December graduate Curlinda Blacksheep cultivates cultural connections as park ranger
Curlinda Mitchell Blacksheep drove approximately 1,200 miles from Arizona to attend the Fall Commencement ceremony last month at the University of Missouri–St. Louis.
However, upon arriving in St. Louis the day before graduation, Blacksheep found that the UMSL Triton Store – where her tam and gown were being held – was closed. It was not an ideal end to a thousand-mile road trip.
“I was a little nervous that I wasn’t going to get it at the ceremony,” she said. “I emailed my professor and other classmates, and several people said they knew for sure I could pick it up at the ceremony. It made me feel a lot better.”
The next day, she walked across the stage – properly attired – to receive her doctorate in education. Blacksheep, a park ranger at Navajo National Monument and member of the Navajo Nation, was part of an innovative EdD cohort, Heritage Leadership for Sustainability, Social Justice and Participatory Culture, led by Theresa Coble, the E. Desmond Lee Endowed Professor of Experiential and Family Education.
The cohort differs from typical doctoral programs in that it’s designed to be completed in three years and operates almost entirely online. That digital approach made it possible for Blacksheep, who was unable to take a sabbatical from the National Parks Service or part from her family, to further her education.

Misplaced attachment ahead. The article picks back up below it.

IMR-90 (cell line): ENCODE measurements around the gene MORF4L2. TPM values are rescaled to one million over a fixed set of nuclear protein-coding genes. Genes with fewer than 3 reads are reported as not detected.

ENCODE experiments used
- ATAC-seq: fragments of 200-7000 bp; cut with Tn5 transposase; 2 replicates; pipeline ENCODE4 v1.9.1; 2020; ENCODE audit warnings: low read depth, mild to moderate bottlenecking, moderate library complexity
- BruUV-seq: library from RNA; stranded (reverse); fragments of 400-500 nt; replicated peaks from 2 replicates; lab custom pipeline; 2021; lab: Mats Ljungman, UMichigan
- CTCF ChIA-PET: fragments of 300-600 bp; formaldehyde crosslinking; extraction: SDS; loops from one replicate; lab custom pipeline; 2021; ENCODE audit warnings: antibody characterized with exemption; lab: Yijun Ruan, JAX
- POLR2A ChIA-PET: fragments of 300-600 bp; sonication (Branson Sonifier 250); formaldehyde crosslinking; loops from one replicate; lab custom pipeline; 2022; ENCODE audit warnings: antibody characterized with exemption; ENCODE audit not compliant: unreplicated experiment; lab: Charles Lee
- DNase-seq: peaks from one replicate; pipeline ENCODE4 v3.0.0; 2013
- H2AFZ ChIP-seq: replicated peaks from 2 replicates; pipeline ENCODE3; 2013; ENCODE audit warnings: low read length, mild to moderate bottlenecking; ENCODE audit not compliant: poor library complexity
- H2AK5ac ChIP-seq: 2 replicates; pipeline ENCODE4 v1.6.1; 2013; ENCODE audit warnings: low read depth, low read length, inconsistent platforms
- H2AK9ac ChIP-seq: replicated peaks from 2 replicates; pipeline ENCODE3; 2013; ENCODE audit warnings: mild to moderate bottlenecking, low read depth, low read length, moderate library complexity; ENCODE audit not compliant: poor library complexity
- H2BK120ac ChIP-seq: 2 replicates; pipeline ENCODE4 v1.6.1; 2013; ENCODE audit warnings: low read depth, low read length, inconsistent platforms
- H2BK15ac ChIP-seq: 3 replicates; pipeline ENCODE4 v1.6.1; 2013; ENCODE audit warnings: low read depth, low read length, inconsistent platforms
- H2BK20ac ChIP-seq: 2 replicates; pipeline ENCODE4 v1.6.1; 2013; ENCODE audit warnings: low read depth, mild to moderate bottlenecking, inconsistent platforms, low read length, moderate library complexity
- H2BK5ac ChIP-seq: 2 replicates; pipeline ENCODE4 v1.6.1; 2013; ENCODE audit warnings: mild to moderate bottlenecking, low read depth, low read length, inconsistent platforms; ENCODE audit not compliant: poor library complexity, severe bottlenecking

“I had already been looking for a doctoral program for quite some time, almost 10 years,” she said. “I looked at other programs, a few that were from Arizona and from California, but they had requirements of staying on campus.”
The beginning of Blacksheep’s doctorate at UMSL started much like how it ended – in a rush. One day, she got an email from the National Park Service’s career development office advertising the EdD cohort. There was a problem, though.
“One thing that caught my eye was that the due date was a month prior,” Blacksheep said. “I was thinking, ‘Hey! I got this email today, but it’s got an expiration date for last month.’”
Undeterred, she called Coble who informed her that the date wasn’t concrete. There was still room in the cohort, but application materials needed to be sent ASAP. Blacksheep hurried to submit her application and waited on a decision.
Eventually, Coble called with the good news. Blacksheep was excited but also uncertain. She had been searching for an opportunity like this for 10 years, but her life had become busy.
“I was really excited and also, at the same time, anxious because I didn’t know what it would mean for me as far as working full time, being a mother of four and being in the middle of planning a wedding,” Blacksheep said. “There was so much happening.”
Once classes started, her worries subsided. She had experience with other online classes and found them impersonal, but that was not the case with the EdD cohort. Classes were conducted remotely with video, so classmates could put a name to a face and interact with each other.
“The online program made me feel like I was right in the classroom with them,” she recalled.